The Winner takes it all..and...'Ekla Chalo Re'
So, Modi is all set to be "crowned" tomorrow - after what may be called a watershed-election. It turned out to be a real "The Winner Takes It All" victory - stunning the whole nation.
In a first of sorts, Heads of Government from all SAARC countries, Maldives and Mauritius will attend the ceremony along with over 2500 Indian dignitaries. Conspicuous by her absence will be the Chief Minister of West Bengal Mamata Banerjee. Earlier it was reported, she had advised all newly elected MPs of her party to stay away from the function. But, on second thoughts - perhaps, she is deputing two trusted emissaries - Amit Mitra, Finance Minister of West Bengal, and Mukul Roy, General Secretary of Trinamool Congress, to represent her at the event.
Most people argue, Mamata Banerjee could have shown more grace on an occasion - which is as much about Modi as it is a celebration of Indian Democracy. But, then - those who know Mamata intimately would say - she's not given to hypocrisy. After the out-pour of bad-blood and vitriol during the election campaign it might have appeared duplicitous to her core-constituents - if she were to give an impression of "all is fair in love and war".
If Modi and BJP's victory at the centre was cataclysmic - Trinamool's performance in West Bengal was no less phenomenal. Insiders reveal, the party's own estimates were nowhere close to 34 seats. In the best case scenario, they hoped to get 26-28 seats. That the Left would be decimated to such an extent was even beyond their expectation. A young Rajya Sabha MP of Trinamool told me, even if allegations of rigging and intimidation are true - it could have given them an additional 4 or 5 seats at best but not such a sweeping mandate. While just like Modi nationally - in West Bengal people voted for Mamata, much of the credit behind the voter mobilisation goes to the organisation man - Mukul Roy whom, some are calling the Amit Shah of Bengal, he shared as an aside. (That begs the question, couldn't the same 'victory' have been achieved without violence and bloodshed that sullied the name of the state - a hark back to the dark days of 'cadre-raj')
The Left in India has lost in relevance - but in West Bengal they've also lost the will to win. The ground has shifted from beneath their feet - TMC has pulled the rug as it were. It was sad to see giants like Basudeb Acharya - with tremendous people connect reduced to dust by a once glamourous diva, now well past her "use by" date (if I'm permitted a sexist dig). The proverbial grass-root organisation of the CPIM has simply evaporated into thin air and they are left making the same accusations against the ruling party as one used to hear about them till a decade ago.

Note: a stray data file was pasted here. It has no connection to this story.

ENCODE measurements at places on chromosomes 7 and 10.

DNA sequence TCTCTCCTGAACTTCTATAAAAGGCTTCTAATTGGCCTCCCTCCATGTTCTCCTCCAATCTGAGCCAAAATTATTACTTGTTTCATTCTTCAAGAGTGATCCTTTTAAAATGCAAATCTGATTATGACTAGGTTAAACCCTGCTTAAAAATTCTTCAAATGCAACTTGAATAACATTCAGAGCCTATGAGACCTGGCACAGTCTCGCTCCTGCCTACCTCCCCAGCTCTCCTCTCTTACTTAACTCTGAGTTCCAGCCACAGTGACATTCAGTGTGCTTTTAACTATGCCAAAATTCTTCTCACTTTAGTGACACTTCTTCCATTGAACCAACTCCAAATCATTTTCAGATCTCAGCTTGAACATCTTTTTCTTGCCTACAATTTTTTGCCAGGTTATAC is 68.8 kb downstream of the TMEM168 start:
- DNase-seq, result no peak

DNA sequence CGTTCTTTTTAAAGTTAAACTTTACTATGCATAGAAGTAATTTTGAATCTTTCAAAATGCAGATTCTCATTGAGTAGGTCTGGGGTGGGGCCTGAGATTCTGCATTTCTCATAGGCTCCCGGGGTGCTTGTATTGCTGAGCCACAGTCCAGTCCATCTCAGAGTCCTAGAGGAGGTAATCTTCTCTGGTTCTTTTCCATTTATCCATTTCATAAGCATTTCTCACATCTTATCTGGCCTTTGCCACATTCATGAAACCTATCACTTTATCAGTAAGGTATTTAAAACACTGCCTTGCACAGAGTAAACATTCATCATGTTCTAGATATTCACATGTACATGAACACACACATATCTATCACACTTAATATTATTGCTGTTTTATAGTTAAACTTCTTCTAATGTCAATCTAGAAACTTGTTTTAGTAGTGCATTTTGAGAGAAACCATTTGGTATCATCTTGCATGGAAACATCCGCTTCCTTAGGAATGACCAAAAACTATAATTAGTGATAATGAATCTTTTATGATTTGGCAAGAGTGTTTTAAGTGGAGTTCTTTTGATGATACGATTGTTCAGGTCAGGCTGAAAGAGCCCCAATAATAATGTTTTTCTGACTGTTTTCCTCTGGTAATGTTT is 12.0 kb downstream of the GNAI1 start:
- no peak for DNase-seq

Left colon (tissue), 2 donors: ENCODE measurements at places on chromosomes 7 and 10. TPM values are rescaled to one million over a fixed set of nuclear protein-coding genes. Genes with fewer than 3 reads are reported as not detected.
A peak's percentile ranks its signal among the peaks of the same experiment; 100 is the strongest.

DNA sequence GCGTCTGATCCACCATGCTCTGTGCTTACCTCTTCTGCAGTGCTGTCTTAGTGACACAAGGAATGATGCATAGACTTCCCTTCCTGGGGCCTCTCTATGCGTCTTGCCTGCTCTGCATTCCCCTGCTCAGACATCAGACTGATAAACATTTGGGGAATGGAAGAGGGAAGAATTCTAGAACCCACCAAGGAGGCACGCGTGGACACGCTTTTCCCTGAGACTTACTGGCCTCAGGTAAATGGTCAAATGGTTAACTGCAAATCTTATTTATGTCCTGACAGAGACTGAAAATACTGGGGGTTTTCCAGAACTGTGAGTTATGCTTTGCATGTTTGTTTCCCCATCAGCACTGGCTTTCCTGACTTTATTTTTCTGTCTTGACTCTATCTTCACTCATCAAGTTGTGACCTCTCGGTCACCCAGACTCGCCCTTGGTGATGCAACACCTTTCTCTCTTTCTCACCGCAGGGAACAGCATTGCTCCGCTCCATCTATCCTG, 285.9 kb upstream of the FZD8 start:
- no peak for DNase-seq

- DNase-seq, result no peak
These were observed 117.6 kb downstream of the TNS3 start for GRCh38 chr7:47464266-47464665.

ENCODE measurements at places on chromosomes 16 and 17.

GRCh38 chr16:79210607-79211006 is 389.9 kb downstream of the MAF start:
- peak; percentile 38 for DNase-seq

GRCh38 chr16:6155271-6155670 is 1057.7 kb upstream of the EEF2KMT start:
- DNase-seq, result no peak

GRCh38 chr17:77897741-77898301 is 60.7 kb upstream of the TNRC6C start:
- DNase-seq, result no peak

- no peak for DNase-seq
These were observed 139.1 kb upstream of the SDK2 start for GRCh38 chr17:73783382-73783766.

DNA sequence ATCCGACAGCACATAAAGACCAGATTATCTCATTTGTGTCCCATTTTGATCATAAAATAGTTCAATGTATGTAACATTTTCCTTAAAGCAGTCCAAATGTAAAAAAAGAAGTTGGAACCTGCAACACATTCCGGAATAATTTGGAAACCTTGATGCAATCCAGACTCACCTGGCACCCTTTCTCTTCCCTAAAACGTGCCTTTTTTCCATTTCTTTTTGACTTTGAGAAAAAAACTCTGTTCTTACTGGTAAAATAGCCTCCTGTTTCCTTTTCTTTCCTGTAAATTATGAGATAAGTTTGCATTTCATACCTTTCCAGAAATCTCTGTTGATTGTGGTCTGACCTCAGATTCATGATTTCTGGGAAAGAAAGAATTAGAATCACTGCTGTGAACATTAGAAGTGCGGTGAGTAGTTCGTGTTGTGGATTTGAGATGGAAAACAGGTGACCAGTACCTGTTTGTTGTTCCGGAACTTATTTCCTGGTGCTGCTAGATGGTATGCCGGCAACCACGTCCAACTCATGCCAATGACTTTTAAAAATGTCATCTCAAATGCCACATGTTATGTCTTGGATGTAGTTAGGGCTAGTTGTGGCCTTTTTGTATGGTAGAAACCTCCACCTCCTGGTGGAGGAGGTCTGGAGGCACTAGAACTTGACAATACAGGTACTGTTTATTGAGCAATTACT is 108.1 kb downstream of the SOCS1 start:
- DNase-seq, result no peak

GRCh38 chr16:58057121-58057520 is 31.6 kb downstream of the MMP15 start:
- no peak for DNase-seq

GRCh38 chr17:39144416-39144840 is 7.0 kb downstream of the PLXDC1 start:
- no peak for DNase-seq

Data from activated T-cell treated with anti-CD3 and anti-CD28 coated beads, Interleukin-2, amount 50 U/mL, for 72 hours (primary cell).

But, the real story of these elections - even in West Bengal - is the BJP. Many have been intrigued by the disproportionate amount of time Modi devoted to West Bengal during the campaign. Modi held some 7 - 8 rallies in the state. Since, a Gujarati views everything in terms of ROI (Return on Investment) - the dividend was certainly poor if measured in terms of seats alone. However, if one delves a little deeper another sub-plot emerges. The BJP's vote-share in these elections increased from 6.15 % to 16.8 % precariously close to the Left's 22.7 % and far ahead of the Congress' 9.6 %. In 30 of the 42 Lok Sabha constituencies BJP emerged as the No 2 party. In 20 assembly constituencies, including some very high-profile ones, BJP were ahead (Read article).
What does this mean ? If the Modi Government at the centre stays on course and keeps alive the promise of development BJP may well consolidate its strength and emerge as the main Opposition party in the next Assembly Elections (Read earlier post). In his speeches, Modi's main target was the young audience of 18-28. There is no reason to believe - Bengali youth will think very differently from the rest of the country and not opt for development and promise of a brighter future.
It is here that one regrets the "hostility" trap Bengal falls into with successive government over the last 50 years, for which the state (and, more importantly, the younger generation) had to pay dearly. This was one chance for us to get back to the mainstream of national politics - but we once again seem to have missed the boat. There were subtle overtures made by Modi in the beginning which were rudely rebuffed due to local political compulsions (Read Vote Bank Politics is here to stay) .
But, it may not be too late yet to work out a tacit 'understanding' - without adopting a posture of aggressive opposition. Modi is a pragmatic politician, who looks at the longer term. Except for some unforeseen catastrophe, he is here to stay and he knows - that if not today - he might need the Trinamool's support in future and, therefore, be willing to play along. While we may have the example of the much vaunted "Gujarat Model where growth and development was allegedly achieved without support from the centre , we have also seen, in these elections, the case of Bihar, where Nitish spent 10 years fighting in vain for Bihar's "special status". Finally, when he failed to deliver on the promise of development - the voters shifted en-masse away from his party.
Therefore, "Ekla Chalo Re" may not be the best anthem for all times.....